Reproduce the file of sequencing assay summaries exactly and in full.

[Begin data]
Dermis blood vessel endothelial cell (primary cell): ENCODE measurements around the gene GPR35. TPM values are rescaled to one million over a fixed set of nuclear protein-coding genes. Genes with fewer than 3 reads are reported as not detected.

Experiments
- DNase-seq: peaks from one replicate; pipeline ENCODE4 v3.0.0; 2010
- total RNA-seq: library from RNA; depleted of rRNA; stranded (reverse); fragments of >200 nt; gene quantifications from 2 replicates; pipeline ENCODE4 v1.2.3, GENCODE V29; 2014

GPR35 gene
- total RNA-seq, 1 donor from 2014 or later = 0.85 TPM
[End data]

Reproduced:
Dermis blood vessel endothelial cell (primary cell): ENCODE measurements around the gene GPR35. TPM values are rescaled to one million over a fixed set of nuclear protein-coding genes. Genes with fewer than 3 reads are reported as not detected.

Experiments
- DNase-seq: peaks from one replicate; pipeline ENCODE4 v3.0.0; 2010
- total RNA-seq: library from RNA; depleted of rRNA; stranded (reverse); fragments of >200 nt; gene quantifications from 2 replicates; pipeline ENCODE4 v1.2.3, GENCODE V29; 2014

GPR35 gene
- total RNA-seq, 1 donor from 2014 or later = 0.85 TPM